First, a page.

In 2001, Idol reunited with Steve Stevens to write material for a new album. In the same year, he was also the subject of a ‘VH1: Behind the Music’ special (as well as a ‘Storytellers’ episode for VH1, which was ultimately issued as a CD). He issued a more extensive ‘Greatest Hits’ set in 2001, which sold 500,000 copies in the US alone.

Idol released ‘Devil’s Playground’ in 2005, his first studio album for almost 12 years. He then toured in support of the album, first on the Vans Warped Tour (an American touring festival showcasing extreme sports and hardcore, punk, and metalcore bands), and then made an appearance at the Download Festival in Donington Park, UK.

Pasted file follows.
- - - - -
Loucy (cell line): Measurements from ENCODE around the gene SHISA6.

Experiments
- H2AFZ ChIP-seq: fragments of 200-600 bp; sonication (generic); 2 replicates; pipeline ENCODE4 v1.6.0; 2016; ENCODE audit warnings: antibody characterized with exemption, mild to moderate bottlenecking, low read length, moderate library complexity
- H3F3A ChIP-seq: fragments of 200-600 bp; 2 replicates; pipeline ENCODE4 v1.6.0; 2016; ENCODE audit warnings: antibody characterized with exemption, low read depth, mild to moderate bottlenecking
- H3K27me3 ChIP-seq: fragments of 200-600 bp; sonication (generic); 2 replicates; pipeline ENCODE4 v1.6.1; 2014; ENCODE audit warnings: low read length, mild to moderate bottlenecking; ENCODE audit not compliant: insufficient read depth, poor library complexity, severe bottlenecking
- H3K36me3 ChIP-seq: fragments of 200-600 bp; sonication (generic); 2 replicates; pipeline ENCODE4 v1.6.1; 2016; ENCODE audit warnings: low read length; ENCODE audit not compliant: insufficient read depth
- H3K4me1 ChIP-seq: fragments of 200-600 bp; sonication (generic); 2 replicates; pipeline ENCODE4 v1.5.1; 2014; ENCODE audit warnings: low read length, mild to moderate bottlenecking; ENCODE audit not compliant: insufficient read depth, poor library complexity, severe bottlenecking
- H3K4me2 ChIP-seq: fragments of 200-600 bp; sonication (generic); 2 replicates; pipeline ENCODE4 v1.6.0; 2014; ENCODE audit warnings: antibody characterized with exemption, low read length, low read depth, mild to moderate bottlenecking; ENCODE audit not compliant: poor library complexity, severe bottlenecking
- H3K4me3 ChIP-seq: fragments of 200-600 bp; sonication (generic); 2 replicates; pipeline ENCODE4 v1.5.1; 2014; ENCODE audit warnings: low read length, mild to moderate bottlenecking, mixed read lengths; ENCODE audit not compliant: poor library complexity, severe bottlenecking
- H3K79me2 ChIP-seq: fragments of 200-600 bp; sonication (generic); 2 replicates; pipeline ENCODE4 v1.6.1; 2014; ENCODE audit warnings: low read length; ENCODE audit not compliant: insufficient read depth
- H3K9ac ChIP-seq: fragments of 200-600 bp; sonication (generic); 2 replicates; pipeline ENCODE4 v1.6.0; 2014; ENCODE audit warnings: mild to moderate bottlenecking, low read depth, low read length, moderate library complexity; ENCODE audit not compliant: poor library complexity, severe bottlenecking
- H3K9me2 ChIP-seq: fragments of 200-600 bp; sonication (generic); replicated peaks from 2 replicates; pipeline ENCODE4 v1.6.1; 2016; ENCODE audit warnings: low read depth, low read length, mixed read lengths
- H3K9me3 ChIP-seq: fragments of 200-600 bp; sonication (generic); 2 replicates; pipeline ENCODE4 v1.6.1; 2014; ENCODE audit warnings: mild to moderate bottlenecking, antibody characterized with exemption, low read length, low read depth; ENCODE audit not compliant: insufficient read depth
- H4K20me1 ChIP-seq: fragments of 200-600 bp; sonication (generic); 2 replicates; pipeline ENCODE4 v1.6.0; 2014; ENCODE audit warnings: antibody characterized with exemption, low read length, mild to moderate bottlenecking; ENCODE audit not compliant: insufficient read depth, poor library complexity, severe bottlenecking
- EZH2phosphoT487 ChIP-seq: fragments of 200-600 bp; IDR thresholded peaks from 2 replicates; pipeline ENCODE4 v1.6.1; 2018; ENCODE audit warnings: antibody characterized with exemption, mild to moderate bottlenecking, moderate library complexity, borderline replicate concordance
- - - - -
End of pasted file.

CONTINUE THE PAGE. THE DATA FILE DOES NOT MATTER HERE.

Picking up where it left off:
Back in the groove once more, Idol made a guest appearance on his keyboardist’s solo album, Derek Sherinian’s (ex-Dream Theater) ‘Blood of the Snake’ (2006), covering the Mungo Jerry hit ‘In The Summertime’. A video was also filmed for ‘In The Summertime’ which featured Idol and former Guns ‘n’ Roses guitarist Slash. Later that year, in November, Idol released a Christmas album, ‘Billy Idol: Happy Holidays’ (2006) which contained carols and songs like ‘Silent Night’, ‘Auld Lang Syne’ and ‘Winter Wonderland’.

Another Greatest Hits compilation followed in 2008, ‘The Very Best of Billy Idol: Idolize Yourself’, which spanned his career hits, and included two brand new tracks, ‘John Wayne’ and ‘New Future Weapon’. His band consists of long-time collaborators Steve Stevens, Brian Tichy and Derek Sherinian, and Idol has been touring in support of the ‘Best Of’.